There is steady chatter about labeling GMOS. Quite frankly I do not believe that it is going away anytime soon.
Chatter is one thing, but chatter about something that is not understood is another.
Right now there is the reality that food items will be labeled with a national QR code where if a consumer really wants to know more about the product they can scan it. This would be a national standard with a uniform symbol and unified information- not a patchwork. If there has to be a label, I can live with this, but it still sends my head spinning!
Spinning? Really? Is that really how I feel about this? Not happy! Why? Not for reasons you may think. I have no concerns over crops that are genetically modified being used, therefore I feel a label is unnecessary. I feel the general consumer has developed fear of the unknown and not taken to understand the process and is reacting to a marketing ploy.
Now before you scream, “what?” Or”this lady is crazy”, let me explain.
Labels of this nature signal that there is a safety concern. The longevity of research and approval by not only the USDA, FDA, and the EPA clearly states that there are no safety concerns. The process used in breeding plants, and thus seeds, is complex and time consuming, but simply boils down to replicating a process of resistance or tolerance that occurs naturally out in the environment, the Eco-system, over long periods of time. Several companies use this technology, it is not just one.
There is more research and approval given to the seeds I have available to choose from, then many of the medicines, dietary supplements, and vitamins you have in your cupboards, can purchase on the shelves, or get with a prescription. Just look at the labels and see which ones say “approval by FDA or USDA pending” or “statements have not been evaluated by the Food and Drug Administration [FDA]”. Yet, we buy them without flinching. Why? Because someone told us they would do something for us, solve an ailment, or maybe even make us skinny!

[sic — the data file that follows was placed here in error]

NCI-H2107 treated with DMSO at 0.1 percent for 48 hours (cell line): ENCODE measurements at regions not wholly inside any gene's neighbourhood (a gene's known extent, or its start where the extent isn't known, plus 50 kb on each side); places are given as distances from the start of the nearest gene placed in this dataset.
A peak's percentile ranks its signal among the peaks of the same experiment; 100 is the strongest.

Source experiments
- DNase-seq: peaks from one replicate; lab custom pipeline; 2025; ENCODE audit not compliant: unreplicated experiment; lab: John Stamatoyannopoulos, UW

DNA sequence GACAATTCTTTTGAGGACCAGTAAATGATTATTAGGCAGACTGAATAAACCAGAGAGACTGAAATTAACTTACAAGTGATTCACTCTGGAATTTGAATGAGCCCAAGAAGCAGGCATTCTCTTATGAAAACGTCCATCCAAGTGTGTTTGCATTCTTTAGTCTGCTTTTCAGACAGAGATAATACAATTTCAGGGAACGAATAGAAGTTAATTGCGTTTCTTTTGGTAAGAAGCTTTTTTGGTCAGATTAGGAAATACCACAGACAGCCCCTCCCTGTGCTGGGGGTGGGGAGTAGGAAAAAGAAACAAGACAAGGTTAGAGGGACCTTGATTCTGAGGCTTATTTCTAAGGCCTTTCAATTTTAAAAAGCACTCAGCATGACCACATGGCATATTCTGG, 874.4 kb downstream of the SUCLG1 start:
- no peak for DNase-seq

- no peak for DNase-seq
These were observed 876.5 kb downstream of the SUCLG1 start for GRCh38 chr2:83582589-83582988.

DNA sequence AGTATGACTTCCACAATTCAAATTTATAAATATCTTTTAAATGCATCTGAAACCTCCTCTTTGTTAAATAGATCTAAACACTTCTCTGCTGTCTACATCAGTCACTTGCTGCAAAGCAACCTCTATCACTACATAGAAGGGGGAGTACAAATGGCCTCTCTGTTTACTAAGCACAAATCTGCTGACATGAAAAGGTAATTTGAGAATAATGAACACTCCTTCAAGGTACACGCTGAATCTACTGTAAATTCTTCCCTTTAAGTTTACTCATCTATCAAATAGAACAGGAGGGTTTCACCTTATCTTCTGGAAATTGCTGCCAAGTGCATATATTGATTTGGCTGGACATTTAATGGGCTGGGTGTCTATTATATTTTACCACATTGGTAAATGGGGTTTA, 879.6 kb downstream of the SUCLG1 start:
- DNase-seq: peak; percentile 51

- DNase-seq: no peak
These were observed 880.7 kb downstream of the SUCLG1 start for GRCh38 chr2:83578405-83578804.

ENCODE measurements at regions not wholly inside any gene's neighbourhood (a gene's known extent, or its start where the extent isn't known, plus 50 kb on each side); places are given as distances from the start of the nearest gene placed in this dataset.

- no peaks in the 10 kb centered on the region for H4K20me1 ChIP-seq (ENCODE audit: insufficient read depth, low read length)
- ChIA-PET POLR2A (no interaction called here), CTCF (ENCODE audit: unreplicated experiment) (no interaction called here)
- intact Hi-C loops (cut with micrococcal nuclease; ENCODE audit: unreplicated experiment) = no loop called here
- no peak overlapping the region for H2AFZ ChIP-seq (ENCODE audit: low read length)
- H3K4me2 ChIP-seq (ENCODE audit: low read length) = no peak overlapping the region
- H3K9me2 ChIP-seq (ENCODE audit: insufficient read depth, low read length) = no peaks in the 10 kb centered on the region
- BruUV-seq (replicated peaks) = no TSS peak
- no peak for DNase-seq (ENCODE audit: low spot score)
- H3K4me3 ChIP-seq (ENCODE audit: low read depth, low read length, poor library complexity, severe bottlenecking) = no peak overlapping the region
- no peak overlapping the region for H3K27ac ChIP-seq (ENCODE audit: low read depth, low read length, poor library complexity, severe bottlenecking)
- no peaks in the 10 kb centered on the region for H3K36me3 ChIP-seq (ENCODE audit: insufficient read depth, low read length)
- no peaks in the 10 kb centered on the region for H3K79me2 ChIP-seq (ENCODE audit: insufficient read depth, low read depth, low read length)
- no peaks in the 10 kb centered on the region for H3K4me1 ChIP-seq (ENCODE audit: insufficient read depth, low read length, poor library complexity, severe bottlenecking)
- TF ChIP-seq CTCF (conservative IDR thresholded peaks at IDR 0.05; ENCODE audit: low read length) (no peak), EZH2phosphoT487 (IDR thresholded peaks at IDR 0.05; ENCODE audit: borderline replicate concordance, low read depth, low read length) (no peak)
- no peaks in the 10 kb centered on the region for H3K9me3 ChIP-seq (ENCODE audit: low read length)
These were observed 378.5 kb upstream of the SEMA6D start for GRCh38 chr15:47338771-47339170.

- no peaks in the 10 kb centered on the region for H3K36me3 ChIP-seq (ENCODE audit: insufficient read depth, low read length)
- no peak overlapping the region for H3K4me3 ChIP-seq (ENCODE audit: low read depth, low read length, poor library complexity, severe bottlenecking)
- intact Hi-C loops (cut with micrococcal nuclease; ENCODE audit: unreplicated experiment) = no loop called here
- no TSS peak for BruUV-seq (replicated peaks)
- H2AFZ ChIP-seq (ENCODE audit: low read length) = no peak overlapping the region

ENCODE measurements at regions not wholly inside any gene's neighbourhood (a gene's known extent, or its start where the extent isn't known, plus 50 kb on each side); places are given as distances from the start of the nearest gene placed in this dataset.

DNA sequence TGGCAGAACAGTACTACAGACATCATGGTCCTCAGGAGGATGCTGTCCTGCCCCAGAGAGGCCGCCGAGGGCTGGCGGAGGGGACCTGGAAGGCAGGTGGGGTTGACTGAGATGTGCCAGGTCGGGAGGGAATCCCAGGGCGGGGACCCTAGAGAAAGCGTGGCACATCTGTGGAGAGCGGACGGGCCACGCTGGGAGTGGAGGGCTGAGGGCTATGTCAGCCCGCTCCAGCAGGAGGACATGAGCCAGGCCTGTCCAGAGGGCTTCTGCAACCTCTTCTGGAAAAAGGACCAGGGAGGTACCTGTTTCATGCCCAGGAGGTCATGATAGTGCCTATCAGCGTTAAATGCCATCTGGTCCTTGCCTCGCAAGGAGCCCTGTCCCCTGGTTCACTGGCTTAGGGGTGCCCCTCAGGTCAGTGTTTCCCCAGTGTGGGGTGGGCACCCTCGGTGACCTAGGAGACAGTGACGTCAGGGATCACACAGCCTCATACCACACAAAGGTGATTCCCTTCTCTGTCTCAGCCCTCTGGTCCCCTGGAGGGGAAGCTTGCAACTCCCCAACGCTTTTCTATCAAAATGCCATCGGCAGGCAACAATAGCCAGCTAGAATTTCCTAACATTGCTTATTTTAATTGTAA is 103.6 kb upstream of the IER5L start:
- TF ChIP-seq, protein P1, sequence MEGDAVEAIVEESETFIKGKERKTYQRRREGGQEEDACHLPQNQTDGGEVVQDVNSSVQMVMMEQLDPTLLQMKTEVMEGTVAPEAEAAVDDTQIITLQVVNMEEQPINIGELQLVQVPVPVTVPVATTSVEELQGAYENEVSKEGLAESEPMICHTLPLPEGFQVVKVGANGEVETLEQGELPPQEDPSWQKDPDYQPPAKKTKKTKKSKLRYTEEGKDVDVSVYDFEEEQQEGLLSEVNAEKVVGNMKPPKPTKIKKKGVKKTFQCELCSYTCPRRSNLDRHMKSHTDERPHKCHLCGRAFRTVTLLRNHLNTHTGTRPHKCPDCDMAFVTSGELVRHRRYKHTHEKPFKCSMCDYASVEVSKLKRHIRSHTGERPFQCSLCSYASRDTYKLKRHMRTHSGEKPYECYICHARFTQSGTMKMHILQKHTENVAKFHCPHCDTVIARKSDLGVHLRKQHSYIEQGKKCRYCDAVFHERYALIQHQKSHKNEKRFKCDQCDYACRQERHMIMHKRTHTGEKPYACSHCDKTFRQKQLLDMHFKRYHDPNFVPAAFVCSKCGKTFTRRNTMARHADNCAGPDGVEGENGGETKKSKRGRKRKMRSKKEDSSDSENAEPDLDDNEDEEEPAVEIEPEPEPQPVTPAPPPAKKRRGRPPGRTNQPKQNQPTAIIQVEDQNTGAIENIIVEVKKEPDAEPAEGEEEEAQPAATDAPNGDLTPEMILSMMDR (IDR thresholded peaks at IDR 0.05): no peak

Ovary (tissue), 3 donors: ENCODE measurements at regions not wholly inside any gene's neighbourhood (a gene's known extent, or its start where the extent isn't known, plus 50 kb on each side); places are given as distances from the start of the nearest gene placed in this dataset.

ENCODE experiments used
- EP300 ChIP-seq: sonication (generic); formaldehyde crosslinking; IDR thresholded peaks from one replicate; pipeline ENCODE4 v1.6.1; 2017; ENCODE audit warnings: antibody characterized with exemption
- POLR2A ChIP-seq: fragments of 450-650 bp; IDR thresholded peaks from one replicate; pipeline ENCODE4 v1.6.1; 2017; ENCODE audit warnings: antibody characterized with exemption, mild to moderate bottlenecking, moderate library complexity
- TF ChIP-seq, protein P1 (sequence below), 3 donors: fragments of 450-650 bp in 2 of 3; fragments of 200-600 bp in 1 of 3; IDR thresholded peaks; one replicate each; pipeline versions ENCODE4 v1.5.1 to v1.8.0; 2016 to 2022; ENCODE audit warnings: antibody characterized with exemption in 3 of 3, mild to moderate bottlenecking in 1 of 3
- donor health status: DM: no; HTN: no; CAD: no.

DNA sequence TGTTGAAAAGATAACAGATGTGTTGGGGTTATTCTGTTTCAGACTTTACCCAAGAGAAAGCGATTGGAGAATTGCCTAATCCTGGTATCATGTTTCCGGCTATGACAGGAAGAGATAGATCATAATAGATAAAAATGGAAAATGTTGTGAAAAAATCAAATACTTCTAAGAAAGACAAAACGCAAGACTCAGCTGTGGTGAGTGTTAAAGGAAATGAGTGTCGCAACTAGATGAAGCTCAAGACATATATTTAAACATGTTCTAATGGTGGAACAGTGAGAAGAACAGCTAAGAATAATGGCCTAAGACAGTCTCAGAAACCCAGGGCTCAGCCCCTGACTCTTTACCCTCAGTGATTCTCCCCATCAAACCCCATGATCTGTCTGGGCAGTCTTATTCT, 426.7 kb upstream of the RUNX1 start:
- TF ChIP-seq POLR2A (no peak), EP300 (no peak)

As a farmer, I am thankful for the availability of technology used and the research that goes into each seed we choose to use. Are we forced to plant a genetically modified seed-NO! Do we choose to plant them- YES, when it is the right decision. If a particular seed will allow me to reduce tillage and potentially pesticide and herbicide it is worth my consideration. If I can care for the soil by preserving its organic matter and reducing compaction, genetically modified seeds are worth my consideration.
So, I ask, why label something that has not risks, that isn’t a “thing” but a process. If we label this, then do we need to label all breeding techniques? Identifying genetic traits and breeding plants, thus seeds, is science, it’s nature, and it is something that advancement in technology and precision makes possible in a controlled setting, reducing variables and drastically cutting down on time- decades to be exact. We demand genetic identification of traits for disease, deformities, and cures for ailments; yet want to deny it when it comes to development in sustainability, preserving resources, and fiscal responsibility.
So, why label? Is it needed? Do we really even understand all “those” cute little designs, codes, etc? Do we really even know how to read or use the codes and pictures already on the package?
I do believe that a label for GMO’s is a waste and used for marketing, companies gaining a profit by protruding fear to the millions who have not idea what it means but that it must be bad because a product says “it doesn’t contain”, even if it never had a chance of it having it in the first place.
To label or not that is up to you- you have a right to your own opinion, but will it really make a difference? Will you take time to understand what it means?
I encourage you to take minute to do a little more research:
Read an article by Mark Lynas, a former non- supporter of GMOs: http://www.marklynas.org/2016/07/time-compromise-gmo-labelling/
Watch a short video “What is a GMO?”
And visit the website below:
or if all else fails ASK A FARMER or find a farmer at : http://www.askthefarmers.com/